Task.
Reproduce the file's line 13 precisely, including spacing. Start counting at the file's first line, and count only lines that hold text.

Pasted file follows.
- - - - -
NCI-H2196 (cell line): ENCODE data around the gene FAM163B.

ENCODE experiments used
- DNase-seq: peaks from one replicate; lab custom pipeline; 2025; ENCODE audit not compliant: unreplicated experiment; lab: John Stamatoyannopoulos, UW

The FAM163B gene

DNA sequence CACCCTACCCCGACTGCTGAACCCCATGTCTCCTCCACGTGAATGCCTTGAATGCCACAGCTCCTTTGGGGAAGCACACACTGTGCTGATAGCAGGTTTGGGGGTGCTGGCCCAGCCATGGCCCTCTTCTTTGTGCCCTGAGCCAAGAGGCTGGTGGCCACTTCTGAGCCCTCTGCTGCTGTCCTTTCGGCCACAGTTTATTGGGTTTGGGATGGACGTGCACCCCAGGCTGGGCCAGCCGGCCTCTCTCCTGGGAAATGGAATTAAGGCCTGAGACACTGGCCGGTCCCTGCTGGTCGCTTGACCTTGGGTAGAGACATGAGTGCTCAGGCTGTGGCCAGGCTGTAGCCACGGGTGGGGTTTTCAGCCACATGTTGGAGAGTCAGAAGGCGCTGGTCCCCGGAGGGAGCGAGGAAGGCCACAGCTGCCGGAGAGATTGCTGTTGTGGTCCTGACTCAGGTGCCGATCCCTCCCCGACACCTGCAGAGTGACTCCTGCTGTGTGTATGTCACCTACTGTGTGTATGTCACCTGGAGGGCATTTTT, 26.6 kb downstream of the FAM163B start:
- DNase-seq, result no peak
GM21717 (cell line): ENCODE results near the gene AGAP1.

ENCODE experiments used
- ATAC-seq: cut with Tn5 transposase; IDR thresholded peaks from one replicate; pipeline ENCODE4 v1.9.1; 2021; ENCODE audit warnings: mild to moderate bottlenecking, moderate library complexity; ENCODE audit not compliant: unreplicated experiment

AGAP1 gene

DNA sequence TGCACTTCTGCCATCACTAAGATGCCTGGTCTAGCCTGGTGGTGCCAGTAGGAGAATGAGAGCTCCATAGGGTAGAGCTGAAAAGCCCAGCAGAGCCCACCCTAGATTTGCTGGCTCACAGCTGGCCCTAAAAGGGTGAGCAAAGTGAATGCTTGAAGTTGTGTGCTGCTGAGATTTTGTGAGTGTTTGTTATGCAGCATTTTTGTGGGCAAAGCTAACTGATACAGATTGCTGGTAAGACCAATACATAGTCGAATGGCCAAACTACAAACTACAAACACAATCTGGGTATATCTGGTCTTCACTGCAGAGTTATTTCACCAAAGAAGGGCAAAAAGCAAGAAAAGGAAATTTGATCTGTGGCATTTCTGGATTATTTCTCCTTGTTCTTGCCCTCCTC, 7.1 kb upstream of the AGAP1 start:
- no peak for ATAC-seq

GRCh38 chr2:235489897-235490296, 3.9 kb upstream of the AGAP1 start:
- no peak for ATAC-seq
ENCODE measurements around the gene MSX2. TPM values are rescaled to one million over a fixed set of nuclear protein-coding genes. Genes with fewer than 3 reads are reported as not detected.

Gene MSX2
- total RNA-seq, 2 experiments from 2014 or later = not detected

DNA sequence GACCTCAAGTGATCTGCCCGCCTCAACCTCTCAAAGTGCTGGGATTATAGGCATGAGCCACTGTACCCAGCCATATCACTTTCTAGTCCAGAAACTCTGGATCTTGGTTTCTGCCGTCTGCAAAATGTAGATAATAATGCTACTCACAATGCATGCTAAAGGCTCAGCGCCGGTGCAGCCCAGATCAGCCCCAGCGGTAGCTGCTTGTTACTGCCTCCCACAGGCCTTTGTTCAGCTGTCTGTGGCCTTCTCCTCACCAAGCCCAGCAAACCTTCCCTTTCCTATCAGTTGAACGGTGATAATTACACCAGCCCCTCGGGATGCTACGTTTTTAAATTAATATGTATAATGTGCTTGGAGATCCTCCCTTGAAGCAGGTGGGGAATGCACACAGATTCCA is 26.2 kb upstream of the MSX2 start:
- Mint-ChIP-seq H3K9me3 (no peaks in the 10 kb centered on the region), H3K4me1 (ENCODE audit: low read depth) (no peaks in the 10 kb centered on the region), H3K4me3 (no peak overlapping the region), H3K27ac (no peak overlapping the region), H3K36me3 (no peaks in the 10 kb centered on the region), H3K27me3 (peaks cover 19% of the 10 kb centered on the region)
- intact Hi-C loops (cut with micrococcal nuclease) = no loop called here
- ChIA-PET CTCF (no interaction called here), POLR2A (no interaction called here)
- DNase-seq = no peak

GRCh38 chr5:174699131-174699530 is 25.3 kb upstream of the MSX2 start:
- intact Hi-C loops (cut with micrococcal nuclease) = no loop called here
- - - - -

GRCh38 chr2:235489897-235490296, 3.9 kb upstream of the AGAP1 start: